Saturday, October 11, 2008
The Sunday Salon: Reading with Children, Part 2
For this week's Sunday Salon I thought I'd step off my usual path again and talk about reading with children. In this post I discussed how precious reading is in our family. But one reader asked me: how exactly do you find books for kids?
Without a doubt, the best reading list I've found is the Sonlight list. You don't have to be a homeschooler to peruse, use, and appreciate the fantastic literature used in this curriculum. So how do you navigate this website? First, go to Sonlight's home page. From there, find the "Subjects" category in the header. Under Subjects, click on Core Curriculum From there, look at both Readers and Read-alouds and then the age/grade levels in which you are interested. Once you are in that level (finally!), click on the "individual items" tab to see all the books. I know that's a lot to go through, but it really is worth it. You don't have to buy these books, of course, but this will give you a chance to make fantastic library lists.
Sonlight's online list is a bit complicated. The company used to have a listing of all the books at the back of its catalog but has done away with that, unfortunately. I like this list of 100 Best Books, but I like the age-by-age breakdown here even better. And if 100 isn't enough (of course it isn't!), here is a list of 1000 Good Books for preschool-grade 12.
Paula's Archives is another great place for reading lists, such as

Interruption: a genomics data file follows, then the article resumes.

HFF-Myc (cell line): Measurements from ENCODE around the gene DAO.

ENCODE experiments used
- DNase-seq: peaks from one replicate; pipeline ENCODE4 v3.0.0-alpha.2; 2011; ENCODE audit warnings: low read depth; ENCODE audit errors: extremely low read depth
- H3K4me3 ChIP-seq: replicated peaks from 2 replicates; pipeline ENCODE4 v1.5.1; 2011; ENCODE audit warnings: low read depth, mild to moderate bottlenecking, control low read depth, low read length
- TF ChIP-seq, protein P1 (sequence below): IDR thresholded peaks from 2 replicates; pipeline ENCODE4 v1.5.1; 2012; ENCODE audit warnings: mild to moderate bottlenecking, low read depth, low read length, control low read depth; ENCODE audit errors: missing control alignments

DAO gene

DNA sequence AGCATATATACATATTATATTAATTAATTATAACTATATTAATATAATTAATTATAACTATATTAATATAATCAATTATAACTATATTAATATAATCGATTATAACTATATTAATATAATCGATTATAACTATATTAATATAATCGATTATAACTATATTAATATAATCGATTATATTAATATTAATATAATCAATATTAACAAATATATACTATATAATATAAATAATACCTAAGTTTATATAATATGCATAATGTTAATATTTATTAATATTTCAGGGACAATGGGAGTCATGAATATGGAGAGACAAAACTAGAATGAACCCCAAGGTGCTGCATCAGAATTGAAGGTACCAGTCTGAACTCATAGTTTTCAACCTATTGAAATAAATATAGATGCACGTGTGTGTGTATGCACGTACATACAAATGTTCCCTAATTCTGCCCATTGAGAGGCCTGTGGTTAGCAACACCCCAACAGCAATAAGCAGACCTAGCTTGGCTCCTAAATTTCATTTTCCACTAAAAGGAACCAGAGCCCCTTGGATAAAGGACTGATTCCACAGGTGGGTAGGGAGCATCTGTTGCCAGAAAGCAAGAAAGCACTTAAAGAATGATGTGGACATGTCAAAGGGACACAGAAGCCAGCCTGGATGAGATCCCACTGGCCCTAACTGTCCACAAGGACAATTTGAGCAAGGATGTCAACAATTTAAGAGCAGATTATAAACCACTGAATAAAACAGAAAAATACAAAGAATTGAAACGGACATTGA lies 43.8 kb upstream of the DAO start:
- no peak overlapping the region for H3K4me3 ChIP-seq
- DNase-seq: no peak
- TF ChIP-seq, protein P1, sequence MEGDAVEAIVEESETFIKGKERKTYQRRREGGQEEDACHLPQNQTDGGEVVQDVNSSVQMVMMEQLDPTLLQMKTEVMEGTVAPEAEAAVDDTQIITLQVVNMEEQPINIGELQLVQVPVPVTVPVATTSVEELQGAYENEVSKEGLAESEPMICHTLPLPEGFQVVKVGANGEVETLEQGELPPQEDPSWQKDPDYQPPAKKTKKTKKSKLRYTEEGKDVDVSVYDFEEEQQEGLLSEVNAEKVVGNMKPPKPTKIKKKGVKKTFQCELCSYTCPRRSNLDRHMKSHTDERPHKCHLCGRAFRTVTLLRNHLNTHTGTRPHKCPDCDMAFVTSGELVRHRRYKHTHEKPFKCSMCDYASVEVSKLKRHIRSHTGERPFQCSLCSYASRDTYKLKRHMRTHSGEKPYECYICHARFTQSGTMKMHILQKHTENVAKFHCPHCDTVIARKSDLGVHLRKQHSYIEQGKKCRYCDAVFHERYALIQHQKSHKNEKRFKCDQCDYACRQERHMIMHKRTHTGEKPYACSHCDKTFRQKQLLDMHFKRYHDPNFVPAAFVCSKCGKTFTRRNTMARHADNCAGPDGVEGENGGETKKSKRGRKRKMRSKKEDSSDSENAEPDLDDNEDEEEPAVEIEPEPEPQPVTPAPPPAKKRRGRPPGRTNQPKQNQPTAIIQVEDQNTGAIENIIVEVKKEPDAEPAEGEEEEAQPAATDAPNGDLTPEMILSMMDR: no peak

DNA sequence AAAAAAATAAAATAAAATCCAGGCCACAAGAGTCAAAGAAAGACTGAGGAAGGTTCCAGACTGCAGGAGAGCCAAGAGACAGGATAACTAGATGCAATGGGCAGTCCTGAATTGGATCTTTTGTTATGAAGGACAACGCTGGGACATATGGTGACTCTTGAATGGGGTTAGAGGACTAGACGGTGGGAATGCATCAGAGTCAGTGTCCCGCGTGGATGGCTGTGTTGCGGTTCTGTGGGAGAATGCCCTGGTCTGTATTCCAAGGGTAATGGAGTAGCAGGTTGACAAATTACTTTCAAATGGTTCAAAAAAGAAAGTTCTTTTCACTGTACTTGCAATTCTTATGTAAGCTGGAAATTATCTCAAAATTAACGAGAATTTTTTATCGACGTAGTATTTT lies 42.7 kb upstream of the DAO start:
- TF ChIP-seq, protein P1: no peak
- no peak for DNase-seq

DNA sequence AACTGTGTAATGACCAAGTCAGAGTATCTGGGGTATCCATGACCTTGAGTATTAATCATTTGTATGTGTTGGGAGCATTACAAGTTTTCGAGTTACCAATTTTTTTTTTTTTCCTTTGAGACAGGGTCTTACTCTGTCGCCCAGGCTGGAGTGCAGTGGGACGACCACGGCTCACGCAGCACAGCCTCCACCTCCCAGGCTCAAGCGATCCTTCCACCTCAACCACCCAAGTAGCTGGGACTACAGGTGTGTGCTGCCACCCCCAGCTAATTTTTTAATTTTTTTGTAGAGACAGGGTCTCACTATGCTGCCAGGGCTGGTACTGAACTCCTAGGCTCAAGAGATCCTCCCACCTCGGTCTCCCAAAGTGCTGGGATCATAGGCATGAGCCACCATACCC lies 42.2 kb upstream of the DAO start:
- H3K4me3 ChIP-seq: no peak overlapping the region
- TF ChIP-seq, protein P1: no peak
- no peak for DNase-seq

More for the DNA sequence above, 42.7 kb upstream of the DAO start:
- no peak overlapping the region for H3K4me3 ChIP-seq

* Easy chapter books
* Literature to supplement history and
* Living books for science
What about books for babies through preschoolers? I think this is a great list from the NY Public Library. Scanning these titles, I feel a tremendous nostalgia for the days of Bread and Jam for Frances, The Carrot Seed, and Mike Mulligan. (On a side note, my 7 and 11-year-olds still like for me to read picture books to them. A few times a week I'll pull out an old favorite to read to them, and they love them just as much as they did when they were preschoolers.)
But there are a lot of hidden gems that are not on traditional reading lists. When my children were small, I read William Kirkpatrick's Books That Build Character and took copious notes. This is a guide to over 300 novels, myths and legends, science fiction and fantasy, folktales, Bible stories, picture books, biographies, and many other books that emphasize virtues and values. I still carry that yellow legal pad of titles in my library bag! Another fantastic guide to children's literature is Honey for a Child's Heart by Gladys Hunt.
Another way to search for kids' books is simply by subject matter. The Best Kids BookSite has an extensive listing of books according to subject. Right now, for example, you can find dozens of titles on pumpkins or football or apples. You can also click over to the Book Wizard to find books according to interest and age.
Of course, one of my favorite ways to hear about new books of any sort is through book blogs. Here are some that specialize in reviewing children's books:
* The Well-Read Child
* Becky's Young Readers
* Mommy's Favorite Children's Books
* Picture Book of the Day
* The Reading Zone
* Kidz Book Buzz
* Never Jam Today
* Novel Teen Book Reviews
* The Longstockings
* Curled Up with a Good Kid's Book
Also, Maw Books and Semicolon , while not exclusively children's book blogs, often have excellent reviews of kid and young adult lit.
If you have a favorite source for children's literature, let me know and I'll add it in. However you find books for your kids, please read to them every single day. And if you don't have kids, remember that books make the best gifts for all those baby showers and birthday parties you attend!